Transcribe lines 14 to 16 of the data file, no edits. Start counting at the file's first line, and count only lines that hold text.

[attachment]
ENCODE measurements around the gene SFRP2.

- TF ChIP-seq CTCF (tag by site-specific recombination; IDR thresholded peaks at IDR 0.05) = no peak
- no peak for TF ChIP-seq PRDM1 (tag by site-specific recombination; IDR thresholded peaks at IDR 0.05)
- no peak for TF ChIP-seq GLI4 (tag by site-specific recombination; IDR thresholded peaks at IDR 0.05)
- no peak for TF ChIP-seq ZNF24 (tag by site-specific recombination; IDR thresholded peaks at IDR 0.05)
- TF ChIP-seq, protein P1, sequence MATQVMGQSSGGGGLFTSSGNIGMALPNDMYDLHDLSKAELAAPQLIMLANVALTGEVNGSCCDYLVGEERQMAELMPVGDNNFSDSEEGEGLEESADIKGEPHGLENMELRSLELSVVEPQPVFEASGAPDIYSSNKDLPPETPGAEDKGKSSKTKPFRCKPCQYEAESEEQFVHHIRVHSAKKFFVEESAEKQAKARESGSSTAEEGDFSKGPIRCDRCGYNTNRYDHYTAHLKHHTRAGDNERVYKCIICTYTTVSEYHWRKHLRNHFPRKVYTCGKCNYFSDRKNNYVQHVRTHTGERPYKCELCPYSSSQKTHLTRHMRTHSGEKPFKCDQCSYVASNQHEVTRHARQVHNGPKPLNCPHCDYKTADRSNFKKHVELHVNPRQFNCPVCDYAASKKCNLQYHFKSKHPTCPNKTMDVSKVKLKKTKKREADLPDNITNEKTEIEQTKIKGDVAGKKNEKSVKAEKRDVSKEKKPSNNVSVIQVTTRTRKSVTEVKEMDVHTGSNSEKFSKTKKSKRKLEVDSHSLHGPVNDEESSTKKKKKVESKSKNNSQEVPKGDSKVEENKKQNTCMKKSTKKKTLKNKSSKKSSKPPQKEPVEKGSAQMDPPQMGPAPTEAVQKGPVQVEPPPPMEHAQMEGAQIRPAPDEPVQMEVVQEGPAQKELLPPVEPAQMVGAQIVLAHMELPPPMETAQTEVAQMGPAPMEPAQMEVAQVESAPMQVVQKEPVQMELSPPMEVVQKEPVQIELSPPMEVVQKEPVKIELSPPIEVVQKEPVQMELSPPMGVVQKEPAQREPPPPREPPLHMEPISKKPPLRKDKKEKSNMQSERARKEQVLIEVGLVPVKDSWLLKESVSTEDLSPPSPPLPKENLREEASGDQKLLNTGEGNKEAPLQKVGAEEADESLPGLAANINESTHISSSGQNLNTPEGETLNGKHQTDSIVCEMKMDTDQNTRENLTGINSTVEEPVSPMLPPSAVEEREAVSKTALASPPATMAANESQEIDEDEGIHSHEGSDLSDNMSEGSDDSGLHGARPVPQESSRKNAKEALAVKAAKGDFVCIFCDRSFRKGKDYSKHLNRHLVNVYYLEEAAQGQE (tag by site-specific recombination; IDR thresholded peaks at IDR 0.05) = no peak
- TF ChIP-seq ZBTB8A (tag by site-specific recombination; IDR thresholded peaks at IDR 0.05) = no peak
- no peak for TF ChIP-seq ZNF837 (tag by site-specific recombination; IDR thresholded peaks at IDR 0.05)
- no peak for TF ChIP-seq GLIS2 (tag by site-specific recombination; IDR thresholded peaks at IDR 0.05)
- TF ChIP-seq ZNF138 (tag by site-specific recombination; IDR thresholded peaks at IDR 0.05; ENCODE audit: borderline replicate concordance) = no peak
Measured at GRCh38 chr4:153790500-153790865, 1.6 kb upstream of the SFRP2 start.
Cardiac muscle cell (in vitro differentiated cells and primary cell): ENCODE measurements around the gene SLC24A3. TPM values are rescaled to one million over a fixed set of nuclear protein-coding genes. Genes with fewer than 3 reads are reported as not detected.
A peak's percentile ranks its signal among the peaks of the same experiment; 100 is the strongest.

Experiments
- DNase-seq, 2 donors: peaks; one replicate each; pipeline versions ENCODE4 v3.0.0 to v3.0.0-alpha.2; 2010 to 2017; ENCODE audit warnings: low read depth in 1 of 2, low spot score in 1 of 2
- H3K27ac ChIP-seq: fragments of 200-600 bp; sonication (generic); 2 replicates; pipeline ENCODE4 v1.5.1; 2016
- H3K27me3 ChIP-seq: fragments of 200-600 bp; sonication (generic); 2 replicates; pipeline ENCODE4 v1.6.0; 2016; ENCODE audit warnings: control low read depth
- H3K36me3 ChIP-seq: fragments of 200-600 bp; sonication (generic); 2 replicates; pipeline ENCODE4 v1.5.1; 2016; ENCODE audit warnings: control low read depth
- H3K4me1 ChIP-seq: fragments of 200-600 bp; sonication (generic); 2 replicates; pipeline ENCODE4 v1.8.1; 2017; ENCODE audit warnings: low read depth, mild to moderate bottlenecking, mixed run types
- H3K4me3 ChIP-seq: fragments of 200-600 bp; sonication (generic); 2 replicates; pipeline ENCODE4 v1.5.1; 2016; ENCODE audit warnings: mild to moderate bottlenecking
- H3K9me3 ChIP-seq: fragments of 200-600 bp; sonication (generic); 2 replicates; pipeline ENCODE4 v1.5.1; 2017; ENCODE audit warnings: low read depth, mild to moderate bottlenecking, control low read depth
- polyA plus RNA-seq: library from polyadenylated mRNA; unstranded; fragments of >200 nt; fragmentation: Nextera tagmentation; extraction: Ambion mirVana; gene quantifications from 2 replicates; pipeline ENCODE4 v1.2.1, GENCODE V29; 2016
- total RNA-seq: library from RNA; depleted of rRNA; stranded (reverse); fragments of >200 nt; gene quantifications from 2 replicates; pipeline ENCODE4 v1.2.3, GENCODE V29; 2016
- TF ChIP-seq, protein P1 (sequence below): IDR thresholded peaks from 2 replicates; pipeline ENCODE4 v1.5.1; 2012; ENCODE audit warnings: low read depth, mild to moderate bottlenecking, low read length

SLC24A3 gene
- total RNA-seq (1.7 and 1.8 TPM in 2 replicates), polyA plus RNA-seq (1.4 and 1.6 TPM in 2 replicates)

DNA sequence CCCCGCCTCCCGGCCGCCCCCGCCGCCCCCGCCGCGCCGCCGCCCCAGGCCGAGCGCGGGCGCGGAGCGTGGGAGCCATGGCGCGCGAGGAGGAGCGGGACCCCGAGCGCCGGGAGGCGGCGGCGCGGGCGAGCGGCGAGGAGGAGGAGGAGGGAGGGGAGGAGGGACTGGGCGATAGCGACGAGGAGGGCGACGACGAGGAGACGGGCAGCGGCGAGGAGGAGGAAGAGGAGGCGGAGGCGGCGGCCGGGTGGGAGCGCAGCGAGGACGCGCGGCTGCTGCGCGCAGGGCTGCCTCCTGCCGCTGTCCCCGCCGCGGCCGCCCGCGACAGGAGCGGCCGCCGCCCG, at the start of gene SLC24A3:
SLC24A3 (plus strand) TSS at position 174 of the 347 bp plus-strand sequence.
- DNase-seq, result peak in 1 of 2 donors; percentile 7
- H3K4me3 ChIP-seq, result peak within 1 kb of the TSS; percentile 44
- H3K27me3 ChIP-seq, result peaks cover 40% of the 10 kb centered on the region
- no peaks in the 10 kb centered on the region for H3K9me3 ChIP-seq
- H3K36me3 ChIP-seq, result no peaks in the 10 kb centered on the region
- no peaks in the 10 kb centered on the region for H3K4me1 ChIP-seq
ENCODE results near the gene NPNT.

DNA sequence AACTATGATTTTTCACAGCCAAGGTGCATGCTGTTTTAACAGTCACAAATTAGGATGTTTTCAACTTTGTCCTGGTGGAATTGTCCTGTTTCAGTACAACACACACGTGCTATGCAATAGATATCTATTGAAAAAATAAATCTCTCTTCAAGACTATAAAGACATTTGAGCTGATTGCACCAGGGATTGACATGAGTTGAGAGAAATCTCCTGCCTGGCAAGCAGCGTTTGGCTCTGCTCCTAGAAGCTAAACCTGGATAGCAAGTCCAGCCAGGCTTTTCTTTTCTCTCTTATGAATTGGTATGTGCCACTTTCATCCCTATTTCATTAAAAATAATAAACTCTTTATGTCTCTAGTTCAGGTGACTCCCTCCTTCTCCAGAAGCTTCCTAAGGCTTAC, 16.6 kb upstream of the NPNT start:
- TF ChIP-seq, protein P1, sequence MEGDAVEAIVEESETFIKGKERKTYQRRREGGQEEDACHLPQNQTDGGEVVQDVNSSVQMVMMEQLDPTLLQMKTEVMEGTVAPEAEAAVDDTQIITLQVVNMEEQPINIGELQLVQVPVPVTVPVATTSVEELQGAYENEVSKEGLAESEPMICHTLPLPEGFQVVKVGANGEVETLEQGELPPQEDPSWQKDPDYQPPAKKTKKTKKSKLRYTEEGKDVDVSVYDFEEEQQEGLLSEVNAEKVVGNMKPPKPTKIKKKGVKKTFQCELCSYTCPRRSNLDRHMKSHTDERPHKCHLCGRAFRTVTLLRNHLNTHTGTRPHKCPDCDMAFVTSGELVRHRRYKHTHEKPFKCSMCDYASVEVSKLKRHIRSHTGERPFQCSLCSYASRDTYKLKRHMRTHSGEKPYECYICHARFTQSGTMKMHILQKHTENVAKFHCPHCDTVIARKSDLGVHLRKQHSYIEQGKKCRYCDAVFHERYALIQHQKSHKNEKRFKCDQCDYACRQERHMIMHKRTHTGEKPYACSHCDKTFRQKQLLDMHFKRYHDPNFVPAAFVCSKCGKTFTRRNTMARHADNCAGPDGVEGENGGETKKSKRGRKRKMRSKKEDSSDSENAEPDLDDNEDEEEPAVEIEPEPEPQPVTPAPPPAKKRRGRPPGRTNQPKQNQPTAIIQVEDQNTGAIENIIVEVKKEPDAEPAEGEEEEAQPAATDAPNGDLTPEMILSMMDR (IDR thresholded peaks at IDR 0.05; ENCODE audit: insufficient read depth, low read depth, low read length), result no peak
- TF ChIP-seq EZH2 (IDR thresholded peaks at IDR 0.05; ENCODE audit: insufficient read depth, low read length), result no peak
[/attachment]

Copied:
Experiments
- DNase-seq, 2 donors: peaks; one replicate each; pipeline versions ENCODE4 v3.0.0 to v3.0.0-alpha.2; 2010 to 2017; ENCODE audit warnings: low read depth in 1 of 2, low spot score in 1 of 2
- H3K27ac ChIP-seq: fragments of 200-600 bp; sonication (generic); 2 replicates; pipeline ENCODE4 v1.5.1; 2016